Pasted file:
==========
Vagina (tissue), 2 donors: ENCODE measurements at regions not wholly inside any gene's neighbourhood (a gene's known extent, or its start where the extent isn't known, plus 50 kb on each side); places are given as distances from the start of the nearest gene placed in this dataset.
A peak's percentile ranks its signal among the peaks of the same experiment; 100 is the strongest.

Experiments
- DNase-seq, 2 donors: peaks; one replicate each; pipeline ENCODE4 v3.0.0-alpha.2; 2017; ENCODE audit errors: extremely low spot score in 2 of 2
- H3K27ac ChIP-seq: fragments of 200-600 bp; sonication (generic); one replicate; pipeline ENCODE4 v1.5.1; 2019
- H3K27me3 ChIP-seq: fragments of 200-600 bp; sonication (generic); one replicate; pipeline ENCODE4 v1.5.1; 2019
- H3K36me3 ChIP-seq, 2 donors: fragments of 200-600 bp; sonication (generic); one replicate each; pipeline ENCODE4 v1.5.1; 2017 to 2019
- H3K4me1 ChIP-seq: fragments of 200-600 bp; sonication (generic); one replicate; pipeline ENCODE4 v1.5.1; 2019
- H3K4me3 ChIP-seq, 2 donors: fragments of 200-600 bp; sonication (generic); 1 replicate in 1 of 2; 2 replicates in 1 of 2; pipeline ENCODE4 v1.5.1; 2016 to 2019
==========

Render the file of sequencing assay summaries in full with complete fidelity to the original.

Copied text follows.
Vagina (tissue), 2 donors: ENCODE measurements at regions not wholly inside any gene's neighbourhood (a gene's known extent, or its start where the extent isn't known, plus 50 kb on each side); places are given as distances from the start of the nearest gene placed in this dataset.
A peak's percentile ranks its signal among the peaks of the same experiment; 100 is the strongest.

Experiments
- DNase-seq, 2 donors: peaks; one replicate each; pipeline ENCODE4 v3.0.0-alpha.2; 2017; ENCODE audit errors: extremely low spot score in 2 of 2
- H3K27ac ChIP-seq: fragments of 200-600 bp; sonication (generic); one replicate; pipeline ENCODE4 v1.5.1; 2019
- H3K27me3 ChIP-seq: fragments of 200-600 bp; sonication (generic); one replicate; pipeline ENCODE4 v1.5.1; 2019
- H3K36me3 ChIP-seq, 2 donors: fragments of 200-600 bp; sonication (generic); one replicate each; pipeline ENCODE4 v1.5.1; 2017 to 2019
- H3K4me1 ChIP-seq: fragments of 200-600 bp; sonication (generic); one replicate; pipeline ENCODE4 v1.5.1; 2019
- H3K4me3 ChIP-seq, 2 donors: fragments of 200-600 bp; sonication (generic); 1 replicate in 1 of 2; 2 replicates in 1 of 2; pipeline ENCODE4 v1.5.1; 2016 to 2019